But while there, we headed to Trader Joe’s, since Utah hasn’t figured out what they are missing out on yet. There we found some pomegranate seeds out of the pomegranate and ready to eat. We bought them. Who wouldn’t?
While snacking on those in the car my dad started asking about antioxidants. This story is taking much longer than I thought. But anyway…I think antioxidants are one of those “if you eat them you are healthy” things that everyone hears about but isn’t sure exactly why they are or what they are. So I am here to tell you.
By definition, antioxidants are chemical substances that prevent or repair damage to cells caused by exposure to oxidizing agents such as oxygen, ozone, and smoke and to other oxidizing agents normally produced in the body.
Another version: Antioxidants are substances or nutrients in our foods which can prevent or slow the oxidative damage to our body. When our body cells use oxygen, they naturally produce free radicals (by-products) which can cause damage. Antioxidants act as "free radical scavengers" and hence prevent and repair damage done by these free radicals. Health problems such as heart disease, macular degeneration, diabetes, cancer are all contributed by oxidative damage. Antioxidants may also enhance immune defense and therefore lower the risk of cancer and infection.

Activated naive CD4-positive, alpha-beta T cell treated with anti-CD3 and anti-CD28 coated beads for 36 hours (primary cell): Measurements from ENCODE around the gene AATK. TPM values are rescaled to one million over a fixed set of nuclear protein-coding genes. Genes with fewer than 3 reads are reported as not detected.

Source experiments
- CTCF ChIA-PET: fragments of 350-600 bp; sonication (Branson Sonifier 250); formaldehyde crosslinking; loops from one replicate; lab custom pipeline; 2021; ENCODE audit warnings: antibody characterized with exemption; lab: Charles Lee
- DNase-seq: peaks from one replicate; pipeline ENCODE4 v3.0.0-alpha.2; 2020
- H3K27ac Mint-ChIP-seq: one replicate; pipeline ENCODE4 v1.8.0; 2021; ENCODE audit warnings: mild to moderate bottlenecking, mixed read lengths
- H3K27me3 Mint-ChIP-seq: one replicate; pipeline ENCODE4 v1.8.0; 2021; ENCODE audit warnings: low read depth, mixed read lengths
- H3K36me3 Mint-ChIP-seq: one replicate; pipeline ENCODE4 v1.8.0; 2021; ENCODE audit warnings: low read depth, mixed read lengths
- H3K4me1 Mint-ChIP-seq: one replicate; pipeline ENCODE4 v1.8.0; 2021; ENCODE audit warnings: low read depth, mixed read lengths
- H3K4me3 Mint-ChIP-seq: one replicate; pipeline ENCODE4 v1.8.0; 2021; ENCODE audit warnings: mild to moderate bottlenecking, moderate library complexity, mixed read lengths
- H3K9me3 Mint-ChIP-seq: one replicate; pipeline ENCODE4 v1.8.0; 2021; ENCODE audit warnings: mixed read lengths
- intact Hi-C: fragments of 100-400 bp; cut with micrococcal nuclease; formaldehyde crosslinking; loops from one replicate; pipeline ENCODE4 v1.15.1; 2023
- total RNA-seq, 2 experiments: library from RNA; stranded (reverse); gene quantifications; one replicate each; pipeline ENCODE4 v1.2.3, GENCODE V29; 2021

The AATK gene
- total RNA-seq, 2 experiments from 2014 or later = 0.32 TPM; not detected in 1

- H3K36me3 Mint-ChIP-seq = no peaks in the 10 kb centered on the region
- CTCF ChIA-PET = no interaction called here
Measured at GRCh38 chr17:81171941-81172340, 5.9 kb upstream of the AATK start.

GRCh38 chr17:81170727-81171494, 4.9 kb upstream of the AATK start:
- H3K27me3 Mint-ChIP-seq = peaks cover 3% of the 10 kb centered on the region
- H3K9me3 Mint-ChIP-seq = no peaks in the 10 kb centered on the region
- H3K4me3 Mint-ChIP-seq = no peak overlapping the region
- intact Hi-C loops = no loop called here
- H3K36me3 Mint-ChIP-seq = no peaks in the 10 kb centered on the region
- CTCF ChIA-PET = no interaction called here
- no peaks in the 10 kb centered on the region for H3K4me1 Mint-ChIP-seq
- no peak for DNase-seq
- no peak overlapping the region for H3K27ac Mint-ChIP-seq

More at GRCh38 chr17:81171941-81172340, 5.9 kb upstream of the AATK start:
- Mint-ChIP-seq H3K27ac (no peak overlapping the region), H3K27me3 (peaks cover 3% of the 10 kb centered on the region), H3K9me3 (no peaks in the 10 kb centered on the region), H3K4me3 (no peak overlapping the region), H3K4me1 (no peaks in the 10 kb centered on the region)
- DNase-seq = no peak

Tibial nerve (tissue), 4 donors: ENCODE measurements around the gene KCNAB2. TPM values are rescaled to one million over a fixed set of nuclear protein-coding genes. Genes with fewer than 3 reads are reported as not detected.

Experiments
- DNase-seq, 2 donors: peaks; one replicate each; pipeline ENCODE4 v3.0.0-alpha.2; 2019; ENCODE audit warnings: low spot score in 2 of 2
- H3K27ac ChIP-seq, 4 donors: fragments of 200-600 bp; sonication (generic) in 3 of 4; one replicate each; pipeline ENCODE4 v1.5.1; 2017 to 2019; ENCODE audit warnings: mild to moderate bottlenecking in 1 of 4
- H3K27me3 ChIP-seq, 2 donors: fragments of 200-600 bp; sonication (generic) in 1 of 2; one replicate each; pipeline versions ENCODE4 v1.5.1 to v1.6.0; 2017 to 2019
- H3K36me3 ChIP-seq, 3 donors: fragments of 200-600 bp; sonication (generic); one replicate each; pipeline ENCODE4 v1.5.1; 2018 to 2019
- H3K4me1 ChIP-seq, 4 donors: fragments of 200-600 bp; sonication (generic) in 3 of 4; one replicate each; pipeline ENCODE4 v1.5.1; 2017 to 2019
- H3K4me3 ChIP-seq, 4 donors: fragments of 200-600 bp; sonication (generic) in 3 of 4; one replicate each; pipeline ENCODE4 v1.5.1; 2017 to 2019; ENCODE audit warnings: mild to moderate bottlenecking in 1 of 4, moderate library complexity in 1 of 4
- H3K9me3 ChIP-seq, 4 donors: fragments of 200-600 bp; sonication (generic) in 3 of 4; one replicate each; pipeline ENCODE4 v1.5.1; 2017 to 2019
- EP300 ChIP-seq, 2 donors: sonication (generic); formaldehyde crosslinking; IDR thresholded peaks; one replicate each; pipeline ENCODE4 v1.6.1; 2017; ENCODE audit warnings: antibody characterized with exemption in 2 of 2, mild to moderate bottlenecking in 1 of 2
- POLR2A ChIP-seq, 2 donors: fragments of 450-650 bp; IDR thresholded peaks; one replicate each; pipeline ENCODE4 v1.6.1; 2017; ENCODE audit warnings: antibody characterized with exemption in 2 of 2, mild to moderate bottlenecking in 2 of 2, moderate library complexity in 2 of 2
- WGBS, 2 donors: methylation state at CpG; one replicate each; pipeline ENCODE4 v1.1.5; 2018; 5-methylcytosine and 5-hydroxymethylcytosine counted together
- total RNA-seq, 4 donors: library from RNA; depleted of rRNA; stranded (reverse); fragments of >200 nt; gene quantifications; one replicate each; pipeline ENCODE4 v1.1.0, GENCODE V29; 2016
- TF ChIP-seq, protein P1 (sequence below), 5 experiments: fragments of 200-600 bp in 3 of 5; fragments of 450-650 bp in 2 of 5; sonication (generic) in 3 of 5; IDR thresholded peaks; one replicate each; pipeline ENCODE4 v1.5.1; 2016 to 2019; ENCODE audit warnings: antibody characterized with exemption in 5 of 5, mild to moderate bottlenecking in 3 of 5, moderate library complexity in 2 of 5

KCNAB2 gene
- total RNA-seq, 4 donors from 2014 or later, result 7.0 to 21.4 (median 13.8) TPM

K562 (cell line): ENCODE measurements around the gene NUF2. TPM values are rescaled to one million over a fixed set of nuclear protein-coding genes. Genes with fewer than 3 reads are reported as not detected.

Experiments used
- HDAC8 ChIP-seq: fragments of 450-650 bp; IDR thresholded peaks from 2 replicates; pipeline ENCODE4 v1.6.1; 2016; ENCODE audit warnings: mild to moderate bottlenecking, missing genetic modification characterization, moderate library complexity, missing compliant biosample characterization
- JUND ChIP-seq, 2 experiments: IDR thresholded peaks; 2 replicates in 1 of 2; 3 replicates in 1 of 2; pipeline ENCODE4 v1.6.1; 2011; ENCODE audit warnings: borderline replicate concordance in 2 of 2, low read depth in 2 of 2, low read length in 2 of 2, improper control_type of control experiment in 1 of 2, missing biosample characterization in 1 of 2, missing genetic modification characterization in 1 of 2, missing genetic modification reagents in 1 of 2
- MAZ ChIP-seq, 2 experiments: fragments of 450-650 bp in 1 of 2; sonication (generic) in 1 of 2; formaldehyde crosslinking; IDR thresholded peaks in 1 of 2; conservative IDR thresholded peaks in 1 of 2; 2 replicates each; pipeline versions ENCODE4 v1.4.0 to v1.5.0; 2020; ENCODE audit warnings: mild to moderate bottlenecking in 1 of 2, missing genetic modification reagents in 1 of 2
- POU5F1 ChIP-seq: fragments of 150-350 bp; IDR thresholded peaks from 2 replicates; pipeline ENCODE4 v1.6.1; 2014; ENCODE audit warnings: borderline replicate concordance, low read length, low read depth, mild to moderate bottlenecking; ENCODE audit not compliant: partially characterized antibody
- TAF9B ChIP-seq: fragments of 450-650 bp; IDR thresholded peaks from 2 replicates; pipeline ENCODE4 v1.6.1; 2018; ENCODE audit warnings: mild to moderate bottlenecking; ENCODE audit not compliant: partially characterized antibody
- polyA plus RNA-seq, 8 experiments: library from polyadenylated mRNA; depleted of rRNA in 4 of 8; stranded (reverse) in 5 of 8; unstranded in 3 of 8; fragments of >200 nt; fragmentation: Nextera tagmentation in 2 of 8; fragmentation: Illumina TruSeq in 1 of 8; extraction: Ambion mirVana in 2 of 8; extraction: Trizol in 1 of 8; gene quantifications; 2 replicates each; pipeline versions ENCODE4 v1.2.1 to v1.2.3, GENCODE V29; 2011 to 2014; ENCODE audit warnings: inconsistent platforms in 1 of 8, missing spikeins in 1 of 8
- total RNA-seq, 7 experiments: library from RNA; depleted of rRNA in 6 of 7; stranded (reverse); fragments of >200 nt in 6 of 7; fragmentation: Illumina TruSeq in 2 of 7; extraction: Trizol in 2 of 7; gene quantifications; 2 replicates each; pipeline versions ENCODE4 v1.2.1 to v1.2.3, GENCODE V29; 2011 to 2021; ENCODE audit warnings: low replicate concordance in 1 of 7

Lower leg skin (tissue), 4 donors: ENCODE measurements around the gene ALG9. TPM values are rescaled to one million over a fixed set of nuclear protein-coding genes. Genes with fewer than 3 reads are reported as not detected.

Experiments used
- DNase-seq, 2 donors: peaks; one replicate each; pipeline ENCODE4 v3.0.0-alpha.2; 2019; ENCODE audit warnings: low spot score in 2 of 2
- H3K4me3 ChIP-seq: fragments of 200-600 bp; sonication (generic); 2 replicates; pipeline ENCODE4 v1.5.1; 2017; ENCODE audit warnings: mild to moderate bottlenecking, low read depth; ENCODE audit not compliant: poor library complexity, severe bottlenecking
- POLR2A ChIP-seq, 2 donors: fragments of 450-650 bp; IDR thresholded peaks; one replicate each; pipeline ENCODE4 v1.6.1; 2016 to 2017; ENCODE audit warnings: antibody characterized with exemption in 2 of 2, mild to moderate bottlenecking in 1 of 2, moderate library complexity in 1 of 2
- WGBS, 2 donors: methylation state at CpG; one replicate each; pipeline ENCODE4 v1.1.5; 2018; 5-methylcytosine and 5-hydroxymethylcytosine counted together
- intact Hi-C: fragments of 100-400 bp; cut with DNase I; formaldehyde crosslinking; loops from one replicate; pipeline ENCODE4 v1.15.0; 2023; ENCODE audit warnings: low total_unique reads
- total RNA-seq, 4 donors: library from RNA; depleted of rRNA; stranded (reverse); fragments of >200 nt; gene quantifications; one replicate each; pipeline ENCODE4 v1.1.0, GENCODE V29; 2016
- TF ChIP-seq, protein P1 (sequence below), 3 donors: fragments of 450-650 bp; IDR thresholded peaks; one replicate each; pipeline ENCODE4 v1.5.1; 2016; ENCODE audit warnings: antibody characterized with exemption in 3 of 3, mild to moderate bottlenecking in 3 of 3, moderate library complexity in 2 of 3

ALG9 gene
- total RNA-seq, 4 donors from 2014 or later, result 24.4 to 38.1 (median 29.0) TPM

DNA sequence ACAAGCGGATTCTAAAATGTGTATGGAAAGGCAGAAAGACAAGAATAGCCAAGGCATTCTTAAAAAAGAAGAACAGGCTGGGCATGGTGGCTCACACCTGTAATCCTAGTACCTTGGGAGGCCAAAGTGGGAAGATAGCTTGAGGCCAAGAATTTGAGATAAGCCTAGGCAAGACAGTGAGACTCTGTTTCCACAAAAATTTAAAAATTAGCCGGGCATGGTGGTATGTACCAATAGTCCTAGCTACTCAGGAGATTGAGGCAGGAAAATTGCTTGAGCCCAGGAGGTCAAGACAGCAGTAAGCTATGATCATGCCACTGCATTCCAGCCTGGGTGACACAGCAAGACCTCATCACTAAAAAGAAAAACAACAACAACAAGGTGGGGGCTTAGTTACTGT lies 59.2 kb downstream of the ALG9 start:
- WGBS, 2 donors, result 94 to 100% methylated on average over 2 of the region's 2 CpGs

Top sources of antioxidant-rich foods:
Pomegranate, blackberries, walnuts, blueberries, strawberries, raspberries, artichokes, cranberries, red cabbage, pecans, cloves, grape juice, dark chocolate, guava nectar, mango nectar…to name a few
Here are (some of) the antioxidants themselves:
- Vitamin A and Carotenoids
Carrots, squash, broccoli, sweet potatoes, tomatoes, kale, collards, cantaloupe, peaches and apricots (bright-colored fruits and vegetables!)
- Vitamin C
Citrus fruits like oranges and lime etc, green peppers, broccoli, green leafy vegetables, strawberries and tomatoes
- Vitamin ENuts & seeds, whole grains, green leafy vegetables, vegetable oil and liver oil
Fish & shellfish, red meat, grains, eggs, chicken and garlic
- Flavonoids / polyphenols red wine
Tomato and tomato products
- Lutein dark green vegetables such as kale, broccoli, kiwi, brussels sprout and spinach
- Lignan flax seed
Antioxidants are found abundant in beans, grain products, fruits and vegetables. Look for fruits with bright color - lutein in some of the yellow pigments found in corn; orange in cantaloupe, butternut squash and mango; red from lycopene in tomatoes and watermelon, and purple and blue in berries. So enjoy eating a variety of these products. It is best to obtain these antioxidants from foods instead of supplements. In addition, minimize the exposure of oxidative stress such as smoking and sunburn.
So…maybe this year a goal could be getting a bit more color into your diet, and a little less of that color tan and brown. (Like chips, fries, candy bars, crackers)
There ya go, pops.